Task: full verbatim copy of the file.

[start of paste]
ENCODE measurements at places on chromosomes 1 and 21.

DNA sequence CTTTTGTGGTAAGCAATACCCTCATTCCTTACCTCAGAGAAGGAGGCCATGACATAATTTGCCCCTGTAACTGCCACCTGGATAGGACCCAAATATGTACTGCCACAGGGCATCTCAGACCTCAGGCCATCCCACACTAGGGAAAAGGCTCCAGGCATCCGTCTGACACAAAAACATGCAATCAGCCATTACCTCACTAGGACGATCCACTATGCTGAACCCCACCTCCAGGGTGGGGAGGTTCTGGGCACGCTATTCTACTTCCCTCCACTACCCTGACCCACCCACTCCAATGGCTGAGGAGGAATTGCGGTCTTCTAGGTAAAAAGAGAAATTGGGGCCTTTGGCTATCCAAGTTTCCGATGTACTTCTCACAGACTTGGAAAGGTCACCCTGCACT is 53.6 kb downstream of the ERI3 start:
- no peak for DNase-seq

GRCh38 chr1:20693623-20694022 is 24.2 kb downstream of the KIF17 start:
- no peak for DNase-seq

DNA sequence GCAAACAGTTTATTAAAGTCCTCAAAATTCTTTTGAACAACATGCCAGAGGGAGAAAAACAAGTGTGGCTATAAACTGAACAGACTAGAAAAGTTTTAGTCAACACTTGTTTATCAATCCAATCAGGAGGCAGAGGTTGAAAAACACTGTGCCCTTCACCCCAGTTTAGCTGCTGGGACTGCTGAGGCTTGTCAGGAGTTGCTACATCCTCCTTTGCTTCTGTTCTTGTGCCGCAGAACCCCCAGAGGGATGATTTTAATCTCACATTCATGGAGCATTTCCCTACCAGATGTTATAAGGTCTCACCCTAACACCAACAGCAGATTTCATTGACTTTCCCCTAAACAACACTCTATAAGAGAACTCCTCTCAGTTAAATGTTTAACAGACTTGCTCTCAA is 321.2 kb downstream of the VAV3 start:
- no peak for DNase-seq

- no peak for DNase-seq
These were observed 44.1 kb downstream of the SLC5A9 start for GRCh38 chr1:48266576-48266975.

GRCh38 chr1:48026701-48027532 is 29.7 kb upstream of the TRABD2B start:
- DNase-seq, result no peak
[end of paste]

ENCODE measurements at places on chromosomes 1 and 21.

DNA sequence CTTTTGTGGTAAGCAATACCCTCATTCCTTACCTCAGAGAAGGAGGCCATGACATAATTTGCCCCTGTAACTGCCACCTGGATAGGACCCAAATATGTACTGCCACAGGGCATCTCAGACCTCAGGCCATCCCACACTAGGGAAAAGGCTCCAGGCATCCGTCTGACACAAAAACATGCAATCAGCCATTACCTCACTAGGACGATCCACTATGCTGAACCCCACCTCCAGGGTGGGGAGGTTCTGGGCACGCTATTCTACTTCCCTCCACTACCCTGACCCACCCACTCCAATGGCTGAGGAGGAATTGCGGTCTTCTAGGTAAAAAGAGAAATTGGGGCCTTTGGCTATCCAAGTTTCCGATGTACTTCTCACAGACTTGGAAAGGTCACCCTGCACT is 53.6 kb downstream of the ERI3 start:
- no peak for DNase-seq

GRCh38 chr1:20693623-20694022 is 24.2 kb downstream of the KIF17 start:
- no peak for DNase-seq

DNA sequence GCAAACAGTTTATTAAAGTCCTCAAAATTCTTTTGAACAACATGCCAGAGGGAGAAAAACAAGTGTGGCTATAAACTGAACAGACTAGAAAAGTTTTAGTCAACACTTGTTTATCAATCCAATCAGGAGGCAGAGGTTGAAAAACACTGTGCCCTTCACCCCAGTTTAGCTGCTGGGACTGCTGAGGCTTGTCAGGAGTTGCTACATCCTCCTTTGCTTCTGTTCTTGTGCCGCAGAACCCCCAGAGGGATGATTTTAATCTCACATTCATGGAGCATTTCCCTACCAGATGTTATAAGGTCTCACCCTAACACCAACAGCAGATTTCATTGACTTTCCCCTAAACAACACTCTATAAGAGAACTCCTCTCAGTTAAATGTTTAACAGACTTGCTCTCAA is 321.2 kb downstream of the VAV3 start:
- no peak for DNase-seq

- no peak for DNase-seq
These were observed 44.1 kb downstream of the SLC5A9 start for GRCh38 chr1:48266576-48266975.

GRCh38 chr1:48026701-48027532 is 29.7 kb upstream of the TRABD2B start:
- DNase-seq, result no peak